Seoul: Cute Urbanism
Two weeks after arriving in Seoul, I'm ready to write my first post on the city that has rapidly become known as one of the most forward-thinking, innovative, stylish cities in the world. Only a decade or so ago, Seoul had a similar reputation as Beijing currently has: polluted and industrial. Today, it presents a sharp contrast to its neighbor across the Yellow Sea.
The arrival of South Korea as a major economy has been marked by the global spread of K-POP, the quasi-ritualistic worship of viral video Gangnam Style, and the ubiquity of Samsung phones, LCD screens, and increasingly, Korean food. Seoul's fashionable malls and new office towers showcase this modern, stylish sheen of South Korea. Yet the quiet back-alleys of the city also reveal its not so distant past.
I am staying in Sinchon, a student neighborhood next to Yonsei, Ehwa, and Hongik Universities. Coffee shops of all themes and decorating schemes proliferate: from the usual Starbucks, to Korean chains Cafe Bene, to small quirky shops like the one pictured below (Hello Kitty Cafe). I've come across a cafe decorated in vintage American movie paraphernalia, and have yet to explore the much-discussed cat-cafes, a recent trend from Japan. Small boutiques and restaurants line all the narrow alleys that wend away behind the main streets. Seoul, like other rising Asian cities, is covered with much of the same homogenous sheen of global brands and consumer culture. Yet, there is a charming cuteness that exists alongside it. The quiet alleys of Sinchon (whose name means 'new village') are lined with humble apartments and small homes that suggest a more modest past that Seoul has only recently left behind.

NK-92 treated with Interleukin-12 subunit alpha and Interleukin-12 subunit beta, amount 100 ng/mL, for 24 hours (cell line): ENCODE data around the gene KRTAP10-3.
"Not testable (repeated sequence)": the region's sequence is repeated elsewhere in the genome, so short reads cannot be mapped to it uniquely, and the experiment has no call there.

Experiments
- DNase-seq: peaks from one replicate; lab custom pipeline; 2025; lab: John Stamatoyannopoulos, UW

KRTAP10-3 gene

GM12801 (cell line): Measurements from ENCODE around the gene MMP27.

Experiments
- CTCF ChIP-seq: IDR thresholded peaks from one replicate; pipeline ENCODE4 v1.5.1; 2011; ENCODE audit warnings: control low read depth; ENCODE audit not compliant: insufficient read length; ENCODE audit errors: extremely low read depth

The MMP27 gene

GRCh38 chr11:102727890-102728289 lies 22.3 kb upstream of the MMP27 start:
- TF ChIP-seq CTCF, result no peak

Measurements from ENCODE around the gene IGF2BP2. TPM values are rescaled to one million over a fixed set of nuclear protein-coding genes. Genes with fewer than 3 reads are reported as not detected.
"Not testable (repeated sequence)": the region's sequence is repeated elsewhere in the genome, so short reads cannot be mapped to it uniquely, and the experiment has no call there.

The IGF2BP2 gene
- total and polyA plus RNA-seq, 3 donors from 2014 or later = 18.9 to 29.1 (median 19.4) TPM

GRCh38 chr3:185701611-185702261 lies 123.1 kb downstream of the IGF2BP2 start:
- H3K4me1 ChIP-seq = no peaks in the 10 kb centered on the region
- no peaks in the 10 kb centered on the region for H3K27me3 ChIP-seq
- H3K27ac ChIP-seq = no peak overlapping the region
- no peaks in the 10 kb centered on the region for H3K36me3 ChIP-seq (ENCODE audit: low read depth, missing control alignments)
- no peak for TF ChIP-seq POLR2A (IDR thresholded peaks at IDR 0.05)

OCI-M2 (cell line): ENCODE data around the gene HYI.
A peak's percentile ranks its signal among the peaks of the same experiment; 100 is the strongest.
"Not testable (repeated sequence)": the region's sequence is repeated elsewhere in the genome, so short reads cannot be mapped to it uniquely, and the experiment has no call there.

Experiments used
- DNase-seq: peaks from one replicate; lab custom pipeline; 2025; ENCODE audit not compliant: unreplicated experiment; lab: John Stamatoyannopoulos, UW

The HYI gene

In recent years, Seoul has gone to great efforts to remake the urban landscape to be more "humane". The most commonly cited example is the removal of an elevated highway over the Cheonggyecheon stream, turning a blighted river into a popular park in central Seoul. Korea is also building an ambitious "eco-city" in Songdo, near Incheon Airport.
However, in my first two weeks here, the most humane aspects of Seoul have been the smaller details of the city, the quirky cafes and narrow alleys that make walking pleasant and keep heavy traffic out of residential neighborhoods. This type of "cute urbanism" as I have called it, offers an alternative to the grand schemes of new eco-cities and large-scale urban renewal that mayors, states, and real-estate developers increasingly perpetrate on urban populaces worldwide. My use of the word "cute" is deliberate: contrasting the "sexy urbanism" of big phallic glass towers and wide roads with a more modest idea of "cute cities" that could serve as a paradigm to understand the war between human-centered cities and capital-dominated urbanism that is playing out most dramatically in Asia, but also in cities around the world.
More later on Seoul's myriad cafes, Zizek in Korea, and other topics.